My dear wee Mus.
Just a few lines to tell you that we are all well. We had a bad day yesterday & got hung up all along the line. Too sickening. I am going on Bde Maj to the 86 Bde in a few days, to replace Grant who got wounded yesterday. No time for more now.
Your loving Pat.
Letter from Pat Armstrong to Mrs Armstrong
My dear wee Mus.
I wrote you a very brief scribble to-day just before I went up to the line. Our attack yesterday was unsuccessful being held up by machine guns. I can’t tell you any details at present as there might be trouble if the censor got hold of it. It is awfully disappointing considering the enormous amount of time and energy we expended in working out the plans. One would have thought there couldn’t have been a hitch. But immediately our barrage lifted onto the 2nd Line the Bosch had his old machine guns up and played the devil with us. Poor old Pierce is killed14 I’m afraid and most of his Regt with him. More of the battle some other time. I mustn’t go into details now or I might get into trouble. I rang up the — Div and hear that Algie was wounded in the leg and arm but apparently not seriously.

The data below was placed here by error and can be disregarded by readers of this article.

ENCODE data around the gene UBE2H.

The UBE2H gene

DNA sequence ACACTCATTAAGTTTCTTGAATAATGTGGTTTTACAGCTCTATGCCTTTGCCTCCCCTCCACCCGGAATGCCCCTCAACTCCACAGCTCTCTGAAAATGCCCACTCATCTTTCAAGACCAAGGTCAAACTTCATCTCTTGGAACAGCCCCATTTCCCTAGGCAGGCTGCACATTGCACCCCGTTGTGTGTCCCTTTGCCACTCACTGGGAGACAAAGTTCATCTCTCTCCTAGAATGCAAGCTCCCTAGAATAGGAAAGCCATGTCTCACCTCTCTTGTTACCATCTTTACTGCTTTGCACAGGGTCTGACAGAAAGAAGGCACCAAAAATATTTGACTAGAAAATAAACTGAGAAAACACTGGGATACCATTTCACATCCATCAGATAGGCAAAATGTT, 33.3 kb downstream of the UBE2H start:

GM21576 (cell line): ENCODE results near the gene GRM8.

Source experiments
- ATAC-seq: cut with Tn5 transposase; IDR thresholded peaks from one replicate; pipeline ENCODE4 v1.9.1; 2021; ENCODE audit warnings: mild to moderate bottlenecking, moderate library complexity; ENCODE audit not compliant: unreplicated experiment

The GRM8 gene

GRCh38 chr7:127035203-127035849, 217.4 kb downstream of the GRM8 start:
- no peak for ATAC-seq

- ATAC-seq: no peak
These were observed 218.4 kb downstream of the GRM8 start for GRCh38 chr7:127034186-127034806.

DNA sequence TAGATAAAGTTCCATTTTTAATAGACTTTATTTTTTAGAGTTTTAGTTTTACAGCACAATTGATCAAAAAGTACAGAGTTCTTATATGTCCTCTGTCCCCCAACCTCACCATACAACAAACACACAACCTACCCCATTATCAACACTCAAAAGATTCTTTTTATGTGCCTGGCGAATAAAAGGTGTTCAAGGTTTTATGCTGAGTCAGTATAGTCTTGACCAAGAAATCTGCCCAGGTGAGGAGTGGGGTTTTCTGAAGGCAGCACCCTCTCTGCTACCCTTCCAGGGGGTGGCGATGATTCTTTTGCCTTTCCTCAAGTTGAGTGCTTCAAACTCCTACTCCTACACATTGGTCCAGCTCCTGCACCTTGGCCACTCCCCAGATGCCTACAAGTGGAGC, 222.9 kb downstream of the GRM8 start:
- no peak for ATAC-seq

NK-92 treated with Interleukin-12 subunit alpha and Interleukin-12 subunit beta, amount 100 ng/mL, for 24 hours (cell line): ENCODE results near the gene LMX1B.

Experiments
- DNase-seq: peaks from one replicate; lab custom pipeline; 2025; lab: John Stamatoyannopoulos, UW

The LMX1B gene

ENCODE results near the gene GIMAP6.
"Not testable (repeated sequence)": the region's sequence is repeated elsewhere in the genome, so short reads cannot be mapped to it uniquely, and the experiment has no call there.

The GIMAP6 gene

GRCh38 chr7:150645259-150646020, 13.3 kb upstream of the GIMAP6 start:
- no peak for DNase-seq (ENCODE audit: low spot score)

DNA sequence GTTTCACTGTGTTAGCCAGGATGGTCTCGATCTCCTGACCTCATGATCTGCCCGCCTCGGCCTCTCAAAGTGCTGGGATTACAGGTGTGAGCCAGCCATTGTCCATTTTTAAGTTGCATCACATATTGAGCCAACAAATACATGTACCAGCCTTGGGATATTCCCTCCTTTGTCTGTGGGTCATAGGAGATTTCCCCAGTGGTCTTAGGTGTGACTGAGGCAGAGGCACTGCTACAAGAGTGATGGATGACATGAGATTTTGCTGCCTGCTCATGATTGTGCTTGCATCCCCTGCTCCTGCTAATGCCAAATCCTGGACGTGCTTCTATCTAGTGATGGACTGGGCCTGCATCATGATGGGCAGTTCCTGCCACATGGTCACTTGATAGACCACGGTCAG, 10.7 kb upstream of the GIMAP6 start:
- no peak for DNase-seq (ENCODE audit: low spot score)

July 3. I had to stop last night as a lot of work came in & I didn’t get done till nearly 1 o’c & then thought it was time for bed. I am going to the 86th Bde as Bde Major. It isn’t yet decided when I go, but it will most probably be to-morrow or the next day. I’m sorry to be leaving the General but awfully lucky to get a job like that. It means an awful lot of work, & I do hope I can do it well. I’m so fearfully anxious that things go well as I want the General to feel that he can really rely on me. I’m so afraid of his being disappointed in me.